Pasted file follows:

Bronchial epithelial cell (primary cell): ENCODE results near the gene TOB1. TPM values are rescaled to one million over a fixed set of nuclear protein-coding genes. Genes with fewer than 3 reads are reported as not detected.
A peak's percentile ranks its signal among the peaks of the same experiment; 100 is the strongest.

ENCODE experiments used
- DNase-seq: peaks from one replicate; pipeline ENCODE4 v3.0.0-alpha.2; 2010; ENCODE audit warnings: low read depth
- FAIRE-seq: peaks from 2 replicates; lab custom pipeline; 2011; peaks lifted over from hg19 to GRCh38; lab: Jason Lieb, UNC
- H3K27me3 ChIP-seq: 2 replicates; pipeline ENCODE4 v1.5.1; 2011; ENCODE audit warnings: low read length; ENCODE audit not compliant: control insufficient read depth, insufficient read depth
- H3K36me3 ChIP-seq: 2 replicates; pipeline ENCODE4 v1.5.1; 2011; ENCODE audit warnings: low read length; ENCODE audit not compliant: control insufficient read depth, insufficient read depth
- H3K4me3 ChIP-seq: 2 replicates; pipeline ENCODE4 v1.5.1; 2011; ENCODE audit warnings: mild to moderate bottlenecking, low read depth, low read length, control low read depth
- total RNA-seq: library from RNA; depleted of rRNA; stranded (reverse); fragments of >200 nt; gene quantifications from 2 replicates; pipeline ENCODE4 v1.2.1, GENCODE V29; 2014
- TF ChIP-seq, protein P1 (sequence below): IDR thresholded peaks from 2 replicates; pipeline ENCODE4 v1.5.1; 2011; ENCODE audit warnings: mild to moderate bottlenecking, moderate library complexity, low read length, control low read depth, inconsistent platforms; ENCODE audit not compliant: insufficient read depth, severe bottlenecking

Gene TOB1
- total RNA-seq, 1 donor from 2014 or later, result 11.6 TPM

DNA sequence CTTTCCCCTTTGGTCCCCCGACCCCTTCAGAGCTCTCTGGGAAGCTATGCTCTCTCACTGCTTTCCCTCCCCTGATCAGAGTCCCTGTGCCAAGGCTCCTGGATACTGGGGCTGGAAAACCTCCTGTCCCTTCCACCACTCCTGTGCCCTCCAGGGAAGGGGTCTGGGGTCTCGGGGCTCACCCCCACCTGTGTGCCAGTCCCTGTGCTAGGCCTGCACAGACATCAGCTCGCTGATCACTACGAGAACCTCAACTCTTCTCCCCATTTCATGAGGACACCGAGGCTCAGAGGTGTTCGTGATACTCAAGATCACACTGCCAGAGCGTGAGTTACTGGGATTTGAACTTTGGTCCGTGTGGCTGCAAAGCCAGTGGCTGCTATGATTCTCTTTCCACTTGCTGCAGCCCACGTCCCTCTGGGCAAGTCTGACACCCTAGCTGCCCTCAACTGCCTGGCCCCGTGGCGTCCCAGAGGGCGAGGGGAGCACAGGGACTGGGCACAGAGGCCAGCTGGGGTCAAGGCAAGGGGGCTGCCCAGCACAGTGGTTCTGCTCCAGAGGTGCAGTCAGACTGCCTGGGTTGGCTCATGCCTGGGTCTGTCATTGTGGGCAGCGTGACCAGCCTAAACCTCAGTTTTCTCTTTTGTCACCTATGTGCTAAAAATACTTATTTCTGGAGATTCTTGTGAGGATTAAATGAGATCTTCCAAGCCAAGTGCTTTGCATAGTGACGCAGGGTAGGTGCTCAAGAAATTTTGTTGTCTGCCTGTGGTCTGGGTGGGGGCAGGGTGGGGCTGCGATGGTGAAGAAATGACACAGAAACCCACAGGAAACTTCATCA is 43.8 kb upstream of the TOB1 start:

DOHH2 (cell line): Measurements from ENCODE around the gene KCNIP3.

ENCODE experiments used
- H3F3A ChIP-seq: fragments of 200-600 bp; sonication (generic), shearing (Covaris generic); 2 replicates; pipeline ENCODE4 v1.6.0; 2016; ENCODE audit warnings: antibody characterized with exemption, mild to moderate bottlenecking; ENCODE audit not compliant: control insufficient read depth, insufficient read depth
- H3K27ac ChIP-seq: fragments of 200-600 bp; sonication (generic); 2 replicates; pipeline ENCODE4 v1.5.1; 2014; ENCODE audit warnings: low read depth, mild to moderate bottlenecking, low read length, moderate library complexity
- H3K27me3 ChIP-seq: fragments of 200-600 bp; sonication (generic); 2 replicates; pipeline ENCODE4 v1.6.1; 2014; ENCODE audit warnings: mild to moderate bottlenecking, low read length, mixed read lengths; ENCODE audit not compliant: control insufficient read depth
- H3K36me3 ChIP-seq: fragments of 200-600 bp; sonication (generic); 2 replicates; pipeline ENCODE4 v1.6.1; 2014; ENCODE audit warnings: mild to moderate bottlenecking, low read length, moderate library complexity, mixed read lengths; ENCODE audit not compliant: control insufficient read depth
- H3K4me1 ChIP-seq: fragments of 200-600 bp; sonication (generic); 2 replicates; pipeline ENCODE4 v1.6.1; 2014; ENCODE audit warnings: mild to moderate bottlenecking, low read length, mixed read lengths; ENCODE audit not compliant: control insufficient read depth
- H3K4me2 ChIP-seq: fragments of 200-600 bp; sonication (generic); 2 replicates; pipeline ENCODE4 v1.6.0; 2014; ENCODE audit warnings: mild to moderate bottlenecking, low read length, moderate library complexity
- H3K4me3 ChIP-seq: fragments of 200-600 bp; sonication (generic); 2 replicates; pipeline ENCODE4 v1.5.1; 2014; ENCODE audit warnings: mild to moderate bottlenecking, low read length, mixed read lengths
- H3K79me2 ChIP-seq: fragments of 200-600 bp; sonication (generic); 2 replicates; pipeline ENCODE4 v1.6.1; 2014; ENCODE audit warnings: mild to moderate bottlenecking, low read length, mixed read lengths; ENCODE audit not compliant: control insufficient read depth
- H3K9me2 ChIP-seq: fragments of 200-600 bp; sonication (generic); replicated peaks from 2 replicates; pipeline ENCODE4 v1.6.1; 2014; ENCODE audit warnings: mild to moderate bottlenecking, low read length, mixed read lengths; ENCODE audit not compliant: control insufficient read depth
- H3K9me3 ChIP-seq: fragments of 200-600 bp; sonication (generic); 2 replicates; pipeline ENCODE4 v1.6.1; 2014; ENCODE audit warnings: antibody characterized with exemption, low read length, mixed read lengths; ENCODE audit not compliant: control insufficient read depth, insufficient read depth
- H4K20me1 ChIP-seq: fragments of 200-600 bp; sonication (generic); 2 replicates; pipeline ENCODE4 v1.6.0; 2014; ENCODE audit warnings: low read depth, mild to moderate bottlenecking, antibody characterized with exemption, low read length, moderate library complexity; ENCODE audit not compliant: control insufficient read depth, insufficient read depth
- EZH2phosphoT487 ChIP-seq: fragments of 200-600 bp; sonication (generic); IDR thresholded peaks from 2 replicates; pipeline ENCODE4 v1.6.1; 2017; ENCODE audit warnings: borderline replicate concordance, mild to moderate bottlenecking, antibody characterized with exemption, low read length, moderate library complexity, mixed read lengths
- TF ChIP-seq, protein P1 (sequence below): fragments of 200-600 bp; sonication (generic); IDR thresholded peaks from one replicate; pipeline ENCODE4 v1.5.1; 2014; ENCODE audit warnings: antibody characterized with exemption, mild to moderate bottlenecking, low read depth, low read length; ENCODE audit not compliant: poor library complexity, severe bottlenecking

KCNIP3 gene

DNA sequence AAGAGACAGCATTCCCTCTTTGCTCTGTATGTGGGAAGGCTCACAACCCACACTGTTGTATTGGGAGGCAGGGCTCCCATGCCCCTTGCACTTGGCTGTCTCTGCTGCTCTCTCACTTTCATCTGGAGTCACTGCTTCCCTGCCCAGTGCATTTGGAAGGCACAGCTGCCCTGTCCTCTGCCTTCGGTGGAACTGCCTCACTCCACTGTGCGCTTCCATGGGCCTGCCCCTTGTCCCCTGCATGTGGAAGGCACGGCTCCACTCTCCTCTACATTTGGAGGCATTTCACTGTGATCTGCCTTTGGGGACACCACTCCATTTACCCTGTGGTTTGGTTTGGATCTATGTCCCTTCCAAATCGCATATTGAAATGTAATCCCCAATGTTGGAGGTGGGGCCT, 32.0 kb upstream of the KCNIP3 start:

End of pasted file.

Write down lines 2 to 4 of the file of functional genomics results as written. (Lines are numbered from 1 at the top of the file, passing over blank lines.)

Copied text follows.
A peak's percentile ranks its signal among the peaks of the same experiment; 100 is the strongest.

ENCODE experiments used
- DNase-seq: peaks from one replicate; pipeline ENCODE4 v3.0.0-alpha.2; 2010; ENCODE audit warnings: low read depth